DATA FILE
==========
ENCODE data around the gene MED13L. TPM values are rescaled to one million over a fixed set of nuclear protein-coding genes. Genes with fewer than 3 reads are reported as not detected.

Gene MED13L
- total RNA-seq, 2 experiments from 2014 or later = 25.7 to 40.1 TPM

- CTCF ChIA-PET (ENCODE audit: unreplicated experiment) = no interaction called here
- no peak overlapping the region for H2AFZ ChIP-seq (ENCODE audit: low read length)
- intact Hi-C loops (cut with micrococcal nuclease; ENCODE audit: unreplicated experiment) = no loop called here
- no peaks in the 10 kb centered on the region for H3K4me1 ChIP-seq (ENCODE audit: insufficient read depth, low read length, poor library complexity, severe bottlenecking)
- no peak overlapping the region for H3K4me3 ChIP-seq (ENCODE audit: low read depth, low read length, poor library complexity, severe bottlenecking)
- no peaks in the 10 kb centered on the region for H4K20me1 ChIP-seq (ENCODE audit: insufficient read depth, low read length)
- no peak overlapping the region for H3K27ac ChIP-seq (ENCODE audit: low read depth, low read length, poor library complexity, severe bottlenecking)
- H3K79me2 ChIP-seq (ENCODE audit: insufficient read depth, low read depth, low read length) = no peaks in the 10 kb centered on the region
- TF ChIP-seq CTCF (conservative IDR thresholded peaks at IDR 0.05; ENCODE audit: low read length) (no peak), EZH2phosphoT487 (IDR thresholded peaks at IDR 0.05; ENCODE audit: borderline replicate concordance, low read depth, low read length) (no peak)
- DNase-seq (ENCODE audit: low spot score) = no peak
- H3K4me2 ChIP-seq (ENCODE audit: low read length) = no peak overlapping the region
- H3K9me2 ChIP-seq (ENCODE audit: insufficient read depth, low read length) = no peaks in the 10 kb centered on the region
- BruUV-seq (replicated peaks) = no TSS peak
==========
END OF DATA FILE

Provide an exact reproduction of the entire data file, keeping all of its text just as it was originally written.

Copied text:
ENCODE data around the gene MED13L. TPM values are rescaled to one million over a fixed set of nuclear protein-coding genes. Genes with fewer than 3 reads are reported as not detected.

Gene MED13L
- total RNA-seq, 2 experiments from 2014 or later = 25.7 to 40.1 TPM

- CTCF ChIA-PET (ENCODE audit: unreplicated experiment) = no interaction called here
- no peak overlapping the region for H2AFZ ChIP-seq (ENCODE audit: low read length)
- intact Hi-C loops (cut with micrococcal nuclease; ENCODE audit: unreplicated experiment) = no loop called here
- no peaks in the 10 kb centered on the region for H3K4me1 ChIP-seq (ENCODE audit: insufficient read depth, low read length, poor library complexity, severe bottlenecking)
- no peak overlapping the region for H3K4me3 ChIP-seq (ENCODE audit: low read depth, low read length, poor library complexity, severe bottlenecking)
- no peaks in the 10 kb centered on the region for H4K20me1 ChIP-seq (ENCODE audit: insufficient read depth, low read length)
- no peak overlapping the region for H3K27ac ChIP-seq (ENCODE audit: low read depth, low read length, poor library complexity, severe bottlenecking)
- H3K79me2 ChIP-seq (ENCODE audit: insufficient read depth, low read depth, low read length) = no peaks in the 10 kb centered on the region
- TF ChIP-seq CTCF (conservative IDR thresholded peaks at IDR 0.05; ENCODE audit: low read length) (no peak), EZH2phosphoT487 (IDR thresholded peaks at IDR 0.05; ENCODE audit: borderline replicate concordance, low read depth, low read length) (no peak)
- DNase-seq (ENCODE audit: low spot score) = no peak
- H3K4me2 ChIP-seq (ENCODE audit: low read length) = no peak overlapping the region
- H3K9me2 ChIP-seq (ENCODE audit: insufficient read depth, low read length) = no peaks in the 10 kb centered on the region
- BruUV-seq (replicated peaks) = no TSS peak